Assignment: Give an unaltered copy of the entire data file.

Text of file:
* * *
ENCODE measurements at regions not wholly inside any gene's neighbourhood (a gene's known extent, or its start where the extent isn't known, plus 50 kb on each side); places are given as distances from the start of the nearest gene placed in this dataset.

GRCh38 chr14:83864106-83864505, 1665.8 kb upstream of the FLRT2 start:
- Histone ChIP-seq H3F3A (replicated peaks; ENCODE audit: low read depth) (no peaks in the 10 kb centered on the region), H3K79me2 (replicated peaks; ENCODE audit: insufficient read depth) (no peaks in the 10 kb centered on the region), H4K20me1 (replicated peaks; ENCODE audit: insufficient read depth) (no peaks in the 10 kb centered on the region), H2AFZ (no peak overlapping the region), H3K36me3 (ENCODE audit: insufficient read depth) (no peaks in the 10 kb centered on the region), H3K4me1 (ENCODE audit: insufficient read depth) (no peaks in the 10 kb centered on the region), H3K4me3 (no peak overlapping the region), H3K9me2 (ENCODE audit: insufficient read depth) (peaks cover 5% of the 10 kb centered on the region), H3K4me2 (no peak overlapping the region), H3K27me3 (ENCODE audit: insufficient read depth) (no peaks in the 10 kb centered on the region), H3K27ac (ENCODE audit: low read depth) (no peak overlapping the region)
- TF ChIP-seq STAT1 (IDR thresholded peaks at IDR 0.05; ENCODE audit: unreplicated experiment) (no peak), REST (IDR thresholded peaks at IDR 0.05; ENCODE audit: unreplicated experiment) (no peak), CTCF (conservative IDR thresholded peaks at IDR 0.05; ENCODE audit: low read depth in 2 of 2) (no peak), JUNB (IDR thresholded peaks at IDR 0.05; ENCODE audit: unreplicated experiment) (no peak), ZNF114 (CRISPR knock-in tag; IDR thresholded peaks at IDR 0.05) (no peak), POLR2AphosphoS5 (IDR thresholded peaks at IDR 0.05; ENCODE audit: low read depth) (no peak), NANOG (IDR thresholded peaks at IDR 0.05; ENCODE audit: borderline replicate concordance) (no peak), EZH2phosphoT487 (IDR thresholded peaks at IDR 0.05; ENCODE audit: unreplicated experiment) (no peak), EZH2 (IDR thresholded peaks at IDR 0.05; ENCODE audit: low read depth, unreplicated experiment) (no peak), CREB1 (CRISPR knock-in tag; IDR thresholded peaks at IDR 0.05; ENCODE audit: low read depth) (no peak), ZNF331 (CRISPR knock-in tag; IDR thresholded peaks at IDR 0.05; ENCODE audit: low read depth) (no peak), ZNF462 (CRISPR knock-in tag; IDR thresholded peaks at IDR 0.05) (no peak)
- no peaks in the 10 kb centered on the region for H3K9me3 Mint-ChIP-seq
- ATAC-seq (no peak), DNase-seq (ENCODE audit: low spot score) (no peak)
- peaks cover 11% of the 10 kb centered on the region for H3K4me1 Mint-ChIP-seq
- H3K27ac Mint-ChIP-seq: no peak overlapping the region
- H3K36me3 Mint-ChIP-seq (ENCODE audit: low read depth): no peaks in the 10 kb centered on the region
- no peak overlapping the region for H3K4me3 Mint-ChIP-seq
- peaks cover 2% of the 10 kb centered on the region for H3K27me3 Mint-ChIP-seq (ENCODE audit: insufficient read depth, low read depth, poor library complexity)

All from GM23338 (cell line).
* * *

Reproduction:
ENCODE measurements at regions not wholly inside any gene's neighbourhood (a gene's known extent, or its start where the extent isn't known, plus 50 kb on each side); places are given as distances from the start of the nearest gene placed in this dataset.

GRCh38 chr14:83864106-83864505, 1665.8 kb upstream of the FLRT2 start:
- Histone ChIP-seq H3F3A (replicated peaks; ENCODE audit: low read depth) (no peaks in the 10 kb centered on the region), H3K79me2 (replicated peaks; ENCODE audit: insufficient read depth) (no peaks in the 10 kb centered on the region), H4K20me1 (replicated peaks; ENCODE audit: insufficient read depth) (no peaks in the 10 kb centered on the region), H2AFZ (no peak overlapping the region), H3K36me3 (ENCODE audit: insufficient read depth) (no peaks in the 10 kb centered on the region), H3K4me1 (ENCODE audit: insufficient read depth) (no peaks in the 10 kb centered on the region), H3K4me3 (no peak overlapping the region), H3K9me2 (ENCODE audit: insufficient read depth) (peaks cover 5% of the 10 kb centered on the region), H3K4me2 (no peak overlapping the region), H3K27me3 (ENCODE audit: insufficient read depth) (no peaks in the 10 kb centered on the region), H3K27ac (ENCODE audit: low read depth) (no peak overlapping the region)
- TF ChIP-seq STAT1 (IDR thresholded peaks at IDR 0.05; ENCODE audit: unreplicated experiment) (no peak), REST (IDR thresholded peaks at IDR 0.05; ENCODE audit: unreplicated experiment) (no peak), CTCF (conservative IDR thresholded peaks at IDR 0.05; ENCODE audit: low read depth in 2 of 2) (no peak), JUNB (IDR thresholded peaks at IDR 0.05; ENCODE audit: unreplicated experiment) (no peak), ZNF114 (CRISPR knock-in tag; IDR thresholded peaks at IDR 0.05) (no peak), POLR2AphosphoS5 (IDR thresholded peaks at IDR 0.05; ENCODE audit: low read depth) (no peak), NANOG (IDR thresholded peaks at IDR 0.05; ENCODE audit: borderline replicate concordance) (no peak), EZH2phosphoT487 (IDR thresholded peaks at IDR 0.05; ENCODE audit: unreplicated experiment) (no peak), EZH2 (IDR thresholded peaks at IDR 0.05; ENCODE audit: low read depth, unreplicated experiment) (no peak), CREB1 (CRISPR knock-in tag; IDR thresholded peaks at IDR 0.05; ENCODE audit: low read depth) (no peak), ZNF331 (CRISPR knock-in tag; IDR thresholded peaks at IDR 0.05; ENCODE audit: low read depth) (no peak), ZNF462 (CRISPR knock-in tag; IDR thresholded peaks at IDR 0.05) (no peak)
- no peaks in the 10 kb centered on the region for H3K9me3 Mint-ChIP-seq
- ATAC-seq (no peak), DNase-seq (ENCODE audit: low spot score) (no peak)
- peaks cover 11% of the 10 kb centered on the region for H3K4me1 Mint-ChIP-seq
- H3K27ac Mint-ChIP-seq: no peak overlapping the region
- H3K36me3 Mint-ChIP-seq (ENCODE audit: low read depth): no peaks in the 10 kb centered on the region
- no peak overlapping the region for H3K4me3 Mint-ChIP-seq
- peaks cover 2% of the 10 kb centered on the region for H3K27me3 Mint-ChIP-seq (ENCODE audit: insufficient read depth, low read depth, poor library complexity)

All from GM23338 (cell line).